Doing The Vegan Thing While Skipping The Globe!

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Something you might not know about me is that I took two of my first trips to Europe as a vegan. I didn’t make significant preparations, such as procuring vegetarian accommodation in advance of my trips, which made begin vegan in Europe, home of delicious meats, decadent cheeses and mouthwatering egg creations, an even more difficult undertaking than it might otherwise have been.

If you’re vegan or vegetarian – or hell, have any special dietary restrictions or preferences – this guide will provide you with important tips and tricks as to how you can make the most delicious time of your next trip.

Carrots in Egypt

Finding restaurants that are vegan or vegan-friendly can be difficult enough in your home town, let alone cities and countries overseas, particularly if the place you’re visiting has a regional diet that is heavy on meat.

Before my 2007 trip to Europe, my first international travel as a vegan, I completed relatively extensive research on how to find vegan restaurants and food in cities like Florence, Brussels and Vienna. One source I found indispensable was Happy Cow, a website which provided me, among other things, with the name and location of a vegan pizzeria in Rome.

These days, with the advent of smartphones, apps like TripAdvisor, Yelp! and Urbanspoon can help you quickly and easily located vegetarian and vegan-friendly restaurants abroad, complete with reviews from actual travelers like you. Alternatively, you can always grocery shop while overseas, and cook food in your hostel or guest house – that way you’ll know you’re eating vegan!

The Challenge of Avoiding Non-Vegan Ingredients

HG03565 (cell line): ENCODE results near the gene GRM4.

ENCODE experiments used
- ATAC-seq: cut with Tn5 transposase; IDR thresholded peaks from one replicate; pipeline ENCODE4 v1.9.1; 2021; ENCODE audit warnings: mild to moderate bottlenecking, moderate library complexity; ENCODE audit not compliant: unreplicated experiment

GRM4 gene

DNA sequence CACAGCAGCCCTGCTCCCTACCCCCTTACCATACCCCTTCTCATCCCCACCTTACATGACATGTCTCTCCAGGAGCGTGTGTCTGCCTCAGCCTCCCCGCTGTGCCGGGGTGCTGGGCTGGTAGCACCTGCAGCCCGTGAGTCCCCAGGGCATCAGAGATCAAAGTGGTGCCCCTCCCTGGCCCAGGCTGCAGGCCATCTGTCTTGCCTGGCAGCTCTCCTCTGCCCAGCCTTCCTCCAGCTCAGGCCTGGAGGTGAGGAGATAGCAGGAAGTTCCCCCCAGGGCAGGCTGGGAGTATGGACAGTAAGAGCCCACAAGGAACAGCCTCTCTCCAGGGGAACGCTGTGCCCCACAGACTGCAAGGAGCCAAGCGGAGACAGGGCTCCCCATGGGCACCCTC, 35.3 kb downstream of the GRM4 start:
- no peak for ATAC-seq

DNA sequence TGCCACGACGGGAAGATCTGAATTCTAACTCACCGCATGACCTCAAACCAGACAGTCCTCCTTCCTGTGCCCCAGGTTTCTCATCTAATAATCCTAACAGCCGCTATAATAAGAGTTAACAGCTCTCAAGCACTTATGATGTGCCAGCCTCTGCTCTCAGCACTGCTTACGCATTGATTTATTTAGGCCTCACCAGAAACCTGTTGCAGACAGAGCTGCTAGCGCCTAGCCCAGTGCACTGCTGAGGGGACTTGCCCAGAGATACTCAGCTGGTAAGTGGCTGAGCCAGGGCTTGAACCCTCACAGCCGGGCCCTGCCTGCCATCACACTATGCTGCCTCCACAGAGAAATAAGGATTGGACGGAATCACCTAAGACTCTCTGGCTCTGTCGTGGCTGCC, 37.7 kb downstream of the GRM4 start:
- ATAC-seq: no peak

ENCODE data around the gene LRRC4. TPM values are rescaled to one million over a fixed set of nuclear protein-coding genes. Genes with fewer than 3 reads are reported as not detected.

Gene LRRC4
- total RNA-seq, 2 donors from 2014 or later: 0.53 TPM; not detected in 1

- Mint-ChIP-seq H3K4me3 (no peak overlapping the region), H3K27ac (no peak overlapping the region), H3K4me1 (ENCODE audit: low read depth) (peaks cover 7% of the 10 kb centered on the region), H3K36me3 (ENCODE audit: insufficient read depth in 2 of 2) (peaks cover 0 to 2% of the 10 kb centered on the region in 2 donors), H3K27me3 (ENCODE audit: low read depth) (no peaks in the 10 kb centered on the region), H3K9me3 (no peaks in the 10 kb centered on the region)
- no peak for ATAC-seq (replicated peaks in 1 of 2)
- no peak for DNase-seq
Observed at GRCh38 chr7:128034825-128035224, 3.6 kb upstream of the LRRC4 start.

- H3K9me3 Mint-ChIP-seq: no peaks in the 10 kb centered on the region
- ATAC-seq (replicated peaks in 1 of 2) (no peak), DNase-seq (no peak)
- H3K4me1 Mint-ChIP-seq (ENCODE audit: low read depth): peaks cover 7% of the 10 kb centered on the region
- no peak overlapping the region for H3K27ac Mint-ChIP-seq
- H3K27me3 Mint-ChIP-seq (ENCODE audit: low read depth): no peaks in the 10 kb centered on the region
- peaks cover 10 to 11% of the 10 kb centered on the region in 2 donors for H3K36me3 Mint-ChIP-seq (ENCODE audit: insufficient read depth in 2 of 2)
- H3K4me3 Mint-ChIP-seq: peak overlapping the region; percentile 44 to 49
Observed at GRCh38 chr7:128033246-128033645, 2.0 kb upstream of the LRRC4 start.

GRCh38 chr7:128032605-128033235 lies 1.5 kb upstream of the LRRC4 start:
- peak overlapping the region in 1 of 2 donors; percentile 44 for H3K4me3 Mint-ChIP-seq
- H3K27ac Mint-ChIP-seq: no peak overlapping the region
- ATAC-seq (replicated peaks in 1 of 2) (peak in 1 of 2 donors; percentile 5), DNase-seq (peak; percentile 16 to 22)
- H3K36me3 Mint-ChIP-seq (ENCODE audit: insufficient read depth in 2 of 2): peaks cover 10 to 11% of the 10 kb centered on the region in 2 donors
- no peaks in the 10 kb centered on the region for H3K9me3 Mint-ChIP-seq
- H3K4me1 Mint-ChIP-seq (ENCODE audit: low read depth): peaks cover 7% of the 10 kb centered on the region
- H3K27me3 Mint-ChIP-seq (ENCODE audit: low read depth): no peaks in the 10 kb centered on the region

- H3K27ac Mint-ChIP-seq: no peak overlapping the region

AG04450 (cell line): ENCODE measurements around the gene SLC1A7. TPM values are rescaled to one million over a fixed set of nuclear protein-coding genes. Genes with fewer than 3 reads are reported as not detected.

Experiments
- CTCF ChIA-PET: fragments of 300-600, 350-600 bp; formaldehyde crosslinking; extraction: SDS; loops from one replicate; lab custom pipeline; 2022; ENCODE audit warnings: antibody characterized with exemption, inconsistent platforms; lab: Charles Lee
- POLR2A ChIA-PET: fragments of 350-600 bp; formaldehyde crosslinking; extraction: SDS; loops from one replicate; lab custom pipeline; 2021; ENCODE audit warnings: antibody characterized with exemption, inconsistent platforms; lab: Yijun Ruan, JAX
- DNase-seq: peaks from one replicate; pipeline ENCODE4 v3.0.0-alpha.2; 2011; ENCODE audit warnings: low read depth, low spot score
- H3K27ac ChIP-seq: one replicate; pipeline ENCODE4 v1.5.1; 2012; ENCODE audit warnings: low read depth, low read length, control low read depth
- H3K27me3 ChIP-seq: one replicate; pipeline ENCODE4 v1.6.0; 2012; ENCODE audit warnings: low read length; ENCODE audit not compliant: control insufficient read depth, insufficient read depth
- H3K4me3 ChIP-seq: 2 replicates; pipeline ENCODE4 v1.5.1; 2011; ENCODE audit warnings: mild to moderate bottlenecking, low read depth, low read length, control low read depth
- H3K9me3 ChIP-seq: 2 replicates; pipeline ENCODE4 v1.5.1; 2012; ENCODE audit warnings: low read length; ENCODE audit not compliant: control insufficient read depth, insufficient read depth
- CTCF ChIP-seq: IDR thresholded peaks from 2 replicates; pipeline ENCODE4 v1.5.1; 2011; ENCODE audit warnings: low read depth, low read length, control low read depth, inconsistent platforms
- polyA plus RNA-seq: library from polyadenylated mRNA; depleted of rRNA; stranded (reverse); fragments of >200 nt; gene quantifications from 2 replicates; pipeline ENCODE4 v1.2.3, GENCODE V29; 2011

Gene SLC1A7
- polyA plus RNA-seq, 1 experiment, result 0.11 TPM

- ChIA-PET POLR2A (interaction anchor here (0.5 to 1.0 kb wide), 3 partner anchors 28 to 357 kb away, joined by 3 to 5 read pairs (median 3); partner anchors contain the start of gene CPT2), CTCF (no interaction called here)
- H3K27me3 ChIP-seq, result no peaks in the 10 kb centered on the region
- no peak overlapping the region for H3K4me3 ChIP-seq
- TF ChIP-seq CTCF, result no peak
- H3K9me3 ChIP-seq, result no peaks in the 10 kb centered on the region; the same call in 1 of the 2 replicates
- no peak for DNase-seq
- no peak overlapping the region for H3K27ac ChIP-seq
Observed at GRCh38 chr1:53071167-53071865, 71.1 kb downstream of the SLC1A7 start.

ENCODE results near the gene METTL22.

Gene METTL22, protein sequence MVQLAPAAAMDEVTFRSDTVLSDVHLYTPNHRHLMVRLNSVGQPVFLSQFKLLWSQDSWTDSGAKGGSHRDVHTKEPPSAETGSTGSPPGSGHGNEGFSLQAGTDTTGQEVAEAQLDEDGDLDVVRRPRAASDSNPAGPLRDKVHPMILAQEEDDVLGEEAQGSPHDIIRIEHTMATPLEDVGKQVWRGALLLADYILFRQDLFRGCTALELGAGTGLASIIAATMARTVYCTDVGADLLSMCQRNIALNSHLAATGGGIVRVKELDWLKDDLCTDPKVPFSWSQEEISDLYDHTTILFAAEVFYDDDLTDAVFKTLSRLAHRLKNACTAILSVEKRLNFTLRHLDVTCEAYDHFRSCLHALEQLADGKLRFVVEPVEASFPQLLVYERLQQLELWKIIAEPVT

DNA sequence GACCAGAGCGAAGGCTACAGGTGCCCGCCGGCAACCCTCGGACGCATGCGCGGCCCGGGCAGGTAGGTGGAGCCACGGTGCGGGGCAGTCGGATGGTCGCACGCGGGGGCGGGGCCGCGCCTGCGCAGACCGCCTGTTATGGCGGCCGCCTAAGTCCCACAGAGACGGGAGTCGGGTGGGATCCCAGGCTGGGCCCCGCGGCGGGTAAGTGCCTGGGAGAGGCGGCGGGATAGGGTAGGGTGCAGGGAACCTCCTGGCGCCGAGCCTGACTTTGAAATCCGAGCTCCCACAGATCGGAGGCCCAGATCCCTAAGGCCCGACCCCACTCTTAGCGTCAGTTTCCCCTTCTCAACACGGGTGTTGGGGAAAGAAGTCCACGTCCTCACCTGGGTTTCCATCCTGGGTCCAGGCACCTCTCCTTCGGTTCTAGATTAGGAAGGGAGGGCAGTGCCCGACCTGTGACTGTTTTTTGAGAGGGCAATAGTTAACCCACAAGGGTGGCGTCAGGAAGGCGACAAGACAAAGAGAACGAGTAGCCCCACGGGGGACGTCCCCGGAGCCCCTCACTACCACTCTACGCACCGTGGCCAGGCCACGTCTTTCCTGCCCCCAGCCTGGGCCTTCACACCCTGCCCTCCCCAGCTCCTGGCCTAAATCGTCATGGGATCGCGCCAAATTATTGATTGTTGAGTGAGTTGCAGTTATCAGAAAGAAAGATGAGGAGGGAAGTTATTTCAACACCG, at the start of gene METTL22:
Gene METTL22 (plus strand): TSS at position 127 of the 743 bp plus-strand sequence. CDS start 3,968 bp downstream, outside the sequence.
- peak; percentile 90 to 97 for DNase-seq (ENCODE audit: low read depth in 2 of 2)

Steak in Argentina

If you are lucky enough to find a restaurant that claims to be vegan or vegan-friendly, you might still only be halfway there, depending on how strict a vegan you are. That’s because while many “vegan” restaurants avoid using conspicuous animal products – meat, eggs and dairy – they might be using less obvious ones.

When I was vegan, for example, I made a point to stay away from animal by-products, such as casein, whey and honey, which seemed to be in nearly everything. Some of my vegan friends even suggested that white table sugar was bleached using cow bones, which made it off-limits too.

Avoiding all these ingredients was difficult enough back at home in Texas, as it required me to ask poor waiters and waitresses dozens upon dozens of questions, and made me feel like an ass. Can you imagine how difficult it would be to do in a country where people don’t speak good English?

Animal Welfare Abroad

Llama in Perú

A big part of the reason I was vegan, the aversion I felt toward animal products after seeing PETA propaganda notwithstanding, is because I hated how society’s addiction to meat, dairy and eggs subjugated the world’s animals to lives of slavery. If you’re a vegan for ethical reasons as well as dietary ones, another issue you might face is the moral dilemma of whether or not to travel to countries with poor public policy when it comes to animal rights.

Traveling to Vietnam, for example, where it’s not uncommon to kill and eat animals we consider house pets, might be difficult for you. A less extreme – but, perhaps, more important – example is Spain, whose annual “Running of the Bulls” is pretty unarguably barbaric.

Veganism and Local Culture

Lobster in Québec

It’s difficult to say with complete certainty that being vegan doesn’t cause you to miss out on certain aspects of local culture. If I’d been vegan during my recent trip to Québec’s Gaspé peninsula, for example, I wouldn’t have gotten to enjoy the succulent lobster for which the region is famous.

On the other hand, being vegan has the potential to expose you to aspects of culture non-vegans might miss, or at least fail to appreciate. For example, while some people who travel to India find the quantity of cows walk around in public to be obnoxious, seeing them roam free will bring a big smile to any vegan’s face.

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